HARLOW: A 100 percent, John Harwood at the White House, thanks very much. Still to come, thousands of workers being furloughed across the hospitality industry and small businesses struggling day-by-day to stay afloat. We'll talk to one owner how this is impacting her and all of her employees. Also the government may be pushing this huge stimulus plan, but it is not calming Wall Street. Look at that, futures down significantly again ahead of the open this morning.

And if you're a parent like so many of us, the thing you may worry about a lot after the health of your children, of course, is how do you talk to them about this? How do you help them understand this? We'll get into that ahead as well.



HARLOW: Twenty percent unemployment, great depression era levels. A source tells CNN that is a stark warning from Treasury Secretary Steven Mnuchin. If Congress does nothing, if they don't act, that's a worst case. The Treasury Department says Mnuchin used several mathematical examples for illustrative purposes but never implied we would actually hit 20 percent.

Still the fact that it's even a possibility is startling. Jason Carroll spoke with several employees facing layoffs and furloughs. He joins us now with those stories. I mean, you look at mega hotel chain Marriott, right now, they're combined, Marriott-Starwood, they're already furloughing workers.

JASON CARROLL, CNN CORRESPONDENT: Yes, it's absolutely devastating, Poppy, and it's happening in real-time to workers, not just here in New York City, but across the country, workers who are waking up this morning without jobs and wondering what they're going to do next.


CARROLL (voice-over): Across New York City, empty tables, closed doors and worries about the economic impact of coronavirus as thousands of workers are laid off.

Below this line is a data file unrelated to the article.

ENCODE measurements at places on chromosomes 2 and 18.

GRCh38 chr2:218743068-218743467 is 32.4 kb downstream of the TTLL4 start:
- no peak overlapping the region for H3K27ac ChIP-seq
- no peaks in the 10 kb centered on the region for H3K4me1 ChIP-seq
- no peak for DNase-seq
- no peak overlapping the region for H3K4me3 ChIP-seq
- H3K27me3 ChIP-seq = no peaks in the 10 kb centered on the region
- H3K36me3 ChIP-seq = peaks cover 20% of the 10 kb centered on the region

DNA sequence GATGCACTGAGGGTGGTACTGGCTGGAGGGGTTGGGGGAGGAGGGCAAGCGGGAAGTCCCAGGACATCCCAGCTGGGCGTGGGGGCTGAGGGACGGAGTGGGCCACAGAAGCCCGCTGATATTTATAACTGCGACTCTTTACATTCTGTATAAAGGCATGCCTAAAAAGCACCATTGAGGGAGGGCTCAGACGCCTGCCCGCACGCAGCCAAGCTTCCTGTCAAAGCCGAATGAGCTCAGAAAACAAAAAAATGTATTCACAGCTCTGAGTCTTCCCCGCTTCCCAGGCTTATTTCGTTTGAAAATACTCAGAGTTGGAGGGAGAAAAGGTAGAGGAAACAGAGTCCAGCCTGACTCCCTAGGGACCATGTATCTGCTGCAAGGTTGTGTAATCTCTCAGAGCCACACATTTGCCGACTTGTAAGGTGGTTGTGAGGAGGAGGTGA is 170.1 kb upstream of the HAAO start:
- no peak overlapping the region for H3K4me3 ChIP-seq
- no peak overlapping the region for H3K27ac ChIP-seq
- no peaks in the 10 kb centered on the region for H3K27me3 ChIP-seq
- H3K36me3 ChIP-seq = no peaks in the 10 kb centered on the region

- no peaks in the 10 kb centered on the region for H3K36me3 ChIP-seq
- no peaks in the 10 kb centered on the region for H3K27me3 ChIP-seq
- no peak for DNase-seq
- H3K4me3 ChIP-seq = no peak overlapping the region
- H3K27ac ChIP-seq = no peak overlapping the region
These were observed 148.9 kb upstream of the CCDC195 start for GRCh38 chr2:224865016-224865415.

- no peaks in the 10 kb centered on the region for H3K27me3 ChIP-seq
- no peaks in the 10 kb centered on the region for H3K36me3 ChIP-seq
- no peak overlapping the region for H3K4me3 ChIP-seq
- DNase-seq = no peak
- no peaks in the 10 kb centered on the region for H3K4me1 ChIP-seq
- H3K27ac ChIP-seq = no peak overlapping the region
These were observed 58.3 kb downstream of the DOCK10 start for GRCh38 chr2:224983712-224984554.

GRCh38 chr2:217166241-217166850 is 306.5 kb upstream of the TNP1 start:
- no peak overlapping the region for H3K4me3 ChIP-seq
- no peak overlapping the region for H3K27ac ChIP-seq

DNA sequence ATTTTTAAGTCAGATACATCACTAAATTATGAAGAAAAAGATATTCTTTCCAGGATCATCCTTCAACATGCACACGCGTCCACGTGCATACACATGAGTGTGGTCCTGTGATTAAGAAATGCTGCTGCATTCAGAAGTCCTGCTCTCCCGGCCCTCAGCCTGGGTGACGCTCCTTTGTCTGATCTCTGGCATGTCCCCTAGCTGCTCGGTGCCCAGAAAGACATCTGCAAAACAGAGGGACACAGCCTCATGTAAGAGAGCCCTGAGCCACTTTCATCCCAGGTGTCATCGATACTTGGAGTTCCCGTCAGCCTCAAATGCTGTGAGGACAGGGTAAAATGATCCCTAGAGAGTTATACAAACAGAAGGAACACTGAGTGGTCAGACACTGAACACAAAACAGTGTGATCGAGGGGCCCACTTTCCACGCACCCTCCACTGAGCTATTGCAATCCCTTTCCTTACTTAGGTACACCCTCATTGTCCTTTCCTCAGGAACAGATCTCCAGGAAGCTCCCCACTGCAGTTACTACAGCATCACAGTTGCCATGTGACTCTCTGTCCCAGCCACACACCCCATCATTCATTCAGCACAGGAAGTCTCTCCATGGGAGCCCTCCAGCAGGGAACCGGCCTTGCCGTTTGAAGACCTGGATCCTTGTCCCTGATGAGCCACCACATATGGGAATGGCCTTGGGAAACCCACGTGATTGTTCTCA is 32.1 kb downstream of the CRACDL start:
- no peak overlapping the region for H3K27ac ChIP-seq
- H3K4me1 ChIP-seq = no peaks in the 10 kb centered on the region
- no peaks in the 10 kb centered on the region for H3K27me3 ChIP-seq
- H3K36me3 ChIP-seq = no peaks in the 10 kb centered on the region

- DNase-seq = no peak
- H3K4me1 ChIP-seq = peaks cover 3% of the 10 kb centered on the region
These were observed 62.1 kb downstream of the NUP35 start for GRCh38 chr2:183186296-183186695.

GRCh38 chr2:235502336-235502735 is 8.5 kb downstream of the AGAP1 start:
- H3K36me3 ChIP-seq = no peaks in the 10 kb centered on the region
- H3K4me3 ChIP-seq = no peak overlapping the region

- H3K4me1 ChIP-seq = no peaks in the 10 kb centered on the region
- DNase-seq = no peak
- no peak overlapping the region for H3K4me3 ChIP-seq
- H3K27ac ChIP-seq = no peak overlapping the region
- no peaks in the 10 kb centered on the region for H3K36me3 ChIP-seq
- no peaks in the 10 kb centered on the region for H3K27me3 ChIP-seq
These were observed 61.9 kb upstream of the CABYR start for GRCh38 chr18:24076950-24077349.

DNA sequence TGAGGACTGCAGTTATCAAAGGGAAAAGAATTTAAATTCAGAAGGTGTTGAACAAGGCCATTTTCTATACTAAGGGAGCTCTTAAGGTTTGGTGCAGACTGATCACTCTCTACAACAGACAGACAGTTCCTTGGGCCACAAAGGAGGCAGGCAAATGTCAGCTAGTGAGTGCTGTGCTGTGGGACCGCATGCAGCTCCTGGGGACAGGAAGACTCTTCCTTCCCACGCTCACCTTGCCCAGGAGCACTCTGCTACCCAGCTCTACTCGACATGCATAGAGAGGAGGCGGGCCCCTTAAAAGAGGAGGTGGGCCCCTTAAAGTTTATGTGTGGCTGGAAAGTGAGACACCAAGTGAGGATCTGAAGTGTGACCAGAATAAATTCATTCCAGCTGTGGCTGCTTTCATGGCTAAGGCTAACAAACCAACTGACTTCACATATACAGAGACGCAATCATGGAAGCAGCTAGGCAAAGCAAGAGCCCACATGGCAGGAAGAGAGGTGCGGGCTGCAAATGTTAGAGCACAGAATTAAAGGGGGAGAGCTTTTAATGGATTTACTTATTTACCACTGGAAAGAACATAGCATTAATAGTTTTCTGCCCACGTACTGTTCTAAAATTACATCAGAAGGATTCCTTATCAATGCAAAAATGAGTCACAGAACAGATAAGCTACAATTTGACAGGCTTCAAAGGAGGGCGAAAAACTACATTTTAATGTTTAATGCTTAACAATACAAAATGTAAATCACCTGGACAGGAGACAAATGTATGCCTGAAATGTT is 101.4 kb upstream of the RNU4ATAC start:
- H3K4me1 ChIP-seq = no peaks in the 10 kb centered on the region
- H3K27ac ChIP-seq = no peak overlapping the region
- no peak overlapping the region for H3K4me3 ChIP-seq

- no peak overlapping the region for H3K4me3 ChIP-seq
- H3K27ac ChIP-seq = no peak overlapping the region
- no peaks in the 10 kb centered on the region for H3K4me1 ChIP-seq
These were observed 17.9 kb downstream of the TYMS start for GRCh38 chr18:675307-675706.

TANYA PALKANINEC, LAID-OFF BARTENDER: It definitely felt like a weight had dropped. Felt very heavy, but, yes, it was -- it was scary. CARROLL: Tanya Palkaninec is a bartender who lost her job Monday

after the state ordered bars and restaurants to limit their services to take-out and delivery.

(on camera): What's next for you?

PALKANINEC: I don't -- I don't really know. I guess a lot of waiting around.

CARROLL: A lot of waiting for Mark to say as well, he's a hotel waiter, also now out of work. He says he spent hours online trying to file for unemployment, the system crashed due to sudden high demand not seen since 9/11.

MARK DESSAIX, LAID-OFF WAITER: The uncertainty for everyone right now is completely unfathomable.

CARROLL (voice-over): Hotel occupancy rates in New York City have plummeted. Marriot International says it has started furloughing its employees, economically, the worst may be yet to come if the city's residents are ordered to shelter in place.

MAYOR BILL DE BLASIO, NEW YORK CITY, NEW YORK STATE: I'm hearing constantly from people who are tremendously worried about how they're going to make ends meet, and that scenario, a shelter-in-place begs a lot of questions.

CARROLL: Across the country, hospitality workers from San Francisco to Boston to Grand Rapids, Michigan, wondering how to make ends meet, and if they will have jobs to go back to.

UNIDENTIFIED MALE: How are they going to pay their bills? How am I going to pay my bills?

CARROLL: Here in New York City, with an estimated 25,000 restaurants and bars, business leaders say a comprehensive restaurant rescue plan will be needed.

UNIDENTIFIED MALE: Restaurants are cash businesses, they operate week-to-week, month-to-month, we are going to need direct cash infusion into business owners' pockets, into the workers' pockets, and then we're going to need a long-term plan to figure out how we can pull people out of debt.

CARROLL: In the meantime, restaurants like Cafe Fiorello which had to lay off nearly all of its staff is selling its pasta and produce supermarket style.

MICHAEL VITANZA, MANAGING DIRECTOR, CAFE FIORELLO: You just keep going. You just keep going. You re-create yourself if you have to, which is what we're doing here. And you just wake up every day and make a new plan and try to keep moving on.

CARROLL: And you know, Poppy, there's so much talk about the stimulus package, but the reality here on the ground is that a lot of the workers that we spoke to are really worried that, that is not going to meet their long-term needs, and for these people, time is already running out. Poppy?


HARLOW: Wow, I used to go to that restaurant all the time that you just showed, Jason.

CARROLL: Oh, yes --